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Burundi Prepares to Vote

  • Peter Clottey

Presidential candidate Agathon Rwasa sits underneath the portrait of Burundian President Pierre Nkurunziza during an interview with journalists in the south western Burundian town of Rumonge, 12 May 2010

Presidential candidate Agathon Rwasa sits underneath the portrait of Burundian President Pierre Nkurunziza during an interview with journalists in the south western Burundian town of Rumonge, 12 May 2010

A Burundi analyst says incumbent President Pierre Nkurunziza’s legitimacy could be questioned if he wins Monday’s presidential vote after opposition parties decided to boycott the poll.

Ndikumana Methode said the Independent Electoral Commission (CENI) should have resolved concerns expressed by opposition parties and postponed Sunday’s vote.

“The elections may go ahead in accordance to what the (ruling) CNDD-FDD wants. However, in my opinion I think it is rather unfortunate because it really takes Burundi a little back in (terms of) its democratic process. Because, we have seen so far in our history, all the elections were multi-party and multi-candidates,” he said.

Burundi’s opposition parties unanimously pulled out of the presidential election after accusing the electoral body of failing to prevent fraud in last month’s district elections won by the ruling CNDD-FDD party with over 60 percent of the votes.

Opposition parties also demanded a re-run of the district elections after rejecting the results. But the electoral body, CENI said the presidential vote will proceed as originally scheduled.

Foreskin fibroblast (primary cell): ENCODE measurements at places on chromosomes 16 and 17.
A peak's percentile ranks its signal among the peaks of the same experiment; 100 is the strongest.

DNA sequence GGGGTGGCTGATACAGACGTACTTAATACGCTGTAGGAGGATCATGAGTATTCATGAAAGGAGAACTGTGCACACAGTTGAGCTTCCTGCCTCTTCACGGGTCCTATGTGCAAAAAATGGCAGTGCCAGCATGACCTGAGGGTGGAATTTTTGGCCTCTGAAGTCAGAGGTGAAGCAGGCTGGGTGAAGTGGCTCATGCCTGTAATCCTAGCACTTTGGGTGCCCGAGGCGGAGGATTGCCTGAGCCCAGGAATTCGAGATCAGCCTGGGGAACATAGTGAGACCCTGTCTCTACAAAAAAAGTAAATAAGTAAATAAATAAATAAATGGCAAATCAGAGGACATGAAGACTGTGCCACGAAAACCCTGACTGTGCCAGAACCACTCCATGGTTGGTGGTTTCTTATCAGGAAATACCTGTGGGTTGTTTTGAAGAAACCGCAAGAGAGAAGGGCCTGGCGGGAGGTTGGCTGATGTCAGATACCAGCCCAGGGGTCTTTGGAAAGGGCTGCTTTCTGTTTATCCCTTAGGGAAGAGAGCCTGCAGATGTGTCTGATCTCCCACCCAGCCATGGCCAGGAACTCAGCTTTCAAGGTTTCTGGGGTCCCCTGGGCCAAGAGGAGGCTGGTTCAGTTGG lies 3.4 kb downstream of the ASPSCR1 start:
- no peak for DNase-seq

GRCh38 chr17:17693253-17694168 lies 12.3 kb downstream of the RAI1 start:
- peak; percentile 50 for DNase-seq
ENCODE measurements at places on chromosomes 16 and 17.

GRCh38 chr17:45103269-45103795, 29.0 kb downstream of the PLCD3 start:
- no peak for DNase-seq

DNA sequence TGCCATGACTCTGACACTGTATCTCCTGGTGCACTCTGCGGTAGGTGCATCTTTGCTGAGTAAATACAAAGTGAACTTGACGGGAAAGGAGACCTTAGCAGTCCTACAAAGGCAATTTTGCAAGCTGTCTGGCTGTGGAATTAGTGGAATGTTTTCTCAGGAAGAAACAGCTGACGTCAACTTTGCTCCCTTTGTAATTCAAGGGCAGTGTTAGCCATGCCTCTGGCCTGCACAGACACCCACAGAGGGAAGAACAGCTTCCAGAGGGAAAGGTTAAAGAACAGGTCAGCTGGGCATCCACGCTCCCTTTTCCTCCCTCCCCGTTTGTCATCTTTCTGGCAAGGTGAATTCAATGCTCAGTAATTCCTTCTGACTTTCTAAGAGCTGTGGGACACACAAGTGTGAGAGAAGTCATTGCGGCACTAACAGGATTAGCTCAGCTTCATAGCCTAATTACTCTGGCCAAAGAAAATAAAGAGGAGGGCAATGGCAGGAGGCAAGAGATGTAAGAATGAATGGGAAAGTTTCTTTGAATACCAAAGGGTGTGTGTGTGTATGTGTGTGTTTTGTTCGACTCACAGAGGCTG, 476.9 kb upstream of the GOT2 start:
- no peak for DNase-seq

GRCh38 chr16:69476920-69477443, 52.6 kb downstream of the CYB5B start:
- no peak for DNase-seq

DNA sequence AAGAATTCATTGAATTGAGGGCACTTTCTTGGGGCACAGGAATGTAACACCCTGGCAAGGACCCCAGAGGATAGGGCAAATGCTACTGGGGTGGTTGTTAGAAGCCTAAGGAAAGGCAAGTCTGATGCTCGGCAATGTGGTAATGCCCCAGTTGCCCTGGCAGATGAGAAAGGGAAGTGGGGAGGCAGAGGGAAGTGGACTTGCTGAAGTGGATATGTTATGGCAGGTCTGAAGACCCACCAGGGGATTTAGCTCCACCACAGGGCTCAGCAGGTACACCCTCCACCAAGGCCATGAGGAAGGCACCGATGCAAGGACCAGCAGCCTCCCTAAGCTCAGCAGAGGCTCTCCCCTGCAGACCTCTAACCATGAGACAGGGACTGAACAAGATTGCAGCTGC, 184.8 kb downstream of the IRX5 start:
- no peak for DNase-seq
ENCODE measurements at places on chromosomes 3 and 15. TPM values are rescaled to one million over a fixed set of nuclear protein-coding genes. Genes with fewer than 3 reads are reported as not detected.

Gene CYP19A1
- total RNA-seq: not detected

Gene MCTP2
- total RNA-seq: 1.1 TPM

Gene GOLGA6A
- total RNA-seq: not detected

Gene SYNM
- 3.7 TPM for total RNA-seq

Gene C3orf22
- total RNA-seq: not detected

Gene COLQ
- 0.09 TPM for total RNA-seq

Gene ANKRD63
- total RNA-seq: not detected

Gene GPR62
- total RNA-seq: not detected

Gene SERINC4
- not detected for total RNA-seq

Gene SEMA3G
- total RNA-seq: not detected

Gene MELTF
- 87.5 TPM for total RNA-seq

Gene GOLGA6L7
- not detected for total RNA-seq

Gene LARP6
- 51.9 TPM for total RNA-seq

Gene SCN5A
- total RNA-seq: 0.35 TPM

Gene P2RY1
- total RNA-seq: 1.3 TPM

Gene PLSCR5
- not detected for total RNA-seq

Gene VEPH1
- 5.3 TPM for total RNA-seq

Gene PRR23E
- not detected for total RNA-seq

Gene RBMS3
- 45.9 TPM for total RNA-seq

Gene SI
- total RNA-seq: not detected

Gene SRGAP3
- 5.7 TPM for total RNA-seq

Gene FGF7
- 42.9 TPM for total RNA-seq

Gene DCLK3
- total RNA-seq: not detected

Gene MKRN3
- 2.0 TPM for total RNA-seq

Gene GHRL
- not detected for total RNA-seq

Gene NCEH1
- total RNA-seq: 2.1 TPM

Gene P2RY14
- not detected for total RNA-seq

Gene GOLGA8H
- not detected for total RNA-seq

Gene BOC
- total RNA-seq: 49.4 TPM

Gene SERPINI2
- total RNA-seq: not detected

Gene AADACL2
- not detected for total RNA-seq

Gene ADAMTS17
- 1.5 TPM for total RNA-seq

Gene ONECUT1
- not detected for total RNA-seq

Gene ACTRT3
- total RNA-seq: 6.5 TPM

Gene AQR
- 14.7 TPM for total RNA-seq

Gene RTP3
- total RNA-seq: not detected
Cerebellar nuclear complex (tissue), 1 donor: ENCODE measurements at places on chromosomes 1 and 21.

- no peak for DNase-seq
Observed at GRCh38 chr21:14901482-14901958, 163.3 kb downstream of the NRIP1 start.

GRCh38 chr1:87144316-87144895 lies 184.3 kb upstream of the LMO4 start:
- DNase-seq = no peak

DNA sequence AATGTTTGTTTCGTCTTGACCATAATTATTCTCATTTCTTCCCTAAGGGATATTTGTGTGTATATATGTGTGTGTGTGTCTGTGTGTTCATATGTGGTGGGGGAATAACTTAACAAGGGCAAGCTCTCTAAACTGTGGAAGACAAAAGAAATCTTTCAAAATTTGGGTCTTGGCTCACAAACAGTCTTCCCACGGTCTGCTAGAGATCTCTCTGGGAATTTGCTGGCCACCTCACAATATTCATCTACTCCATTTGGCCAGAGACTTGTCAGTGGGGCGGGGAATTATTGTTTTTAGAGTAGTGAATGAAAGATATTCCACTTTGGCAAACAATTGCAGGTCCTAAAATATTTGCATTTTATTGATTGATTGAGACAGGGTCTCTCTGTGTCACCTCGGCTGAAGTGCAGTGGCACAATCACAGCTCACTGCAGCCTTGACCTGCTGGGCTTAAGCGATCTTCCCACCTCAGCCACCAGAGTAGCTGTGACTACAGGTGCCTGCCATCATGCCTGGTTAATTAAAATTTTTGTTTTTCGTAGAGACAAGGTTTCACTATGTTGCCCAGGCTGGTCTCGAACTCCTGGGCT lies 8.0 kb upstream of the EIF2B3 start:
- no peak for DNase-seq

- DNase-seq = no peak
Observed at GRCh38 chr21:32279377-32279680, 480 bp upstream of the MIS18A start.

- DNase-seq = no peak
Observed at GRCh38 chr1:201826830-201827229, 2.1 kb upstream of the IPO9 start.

Pierre Claver Ndayicariye, chairman of Burundi’s electoral body (CENI) told VOA that the electoral body has a track record of organizing elections that both local and international observers have judged to be free and fair.

“We are a technical commission and our mission is to organize technically the elections. Today, we are preparing (for) the presidential election, which are scheduled on 28th June 2010. We are really preparing (for) this election,” he said.

But analyst Methode said CENI should have addressed the opposition concerns before the vote.

“The committee in charge of elections should have looked into them, giving answers to them then maybe come to some kind of negotiation at local level before they went ahead with the election,” Methode said.

Recently, U.N. Secretary General Ban Ki-Moon, as well as other foreign diplomats, called on the various opposition parties to reconsider their decision to boycott the 28 June election.

Analyst Methode said the opposition boycott weakens the credibility of the election.

“I think they do and yes the legitimacy is pretty much ion question. And I mean what is an election for (only) one man or one candidate or one party? I think they should have sat down and maybe postponed the election and maybe agree on a period of time so that any cloud is removed from this election,” Methode said.

Meanwhile, incumbent President Nkurunziza is expected to win by a landslide after opposition parties including his main challenger decided to boycott Sunday’s presidential vote.

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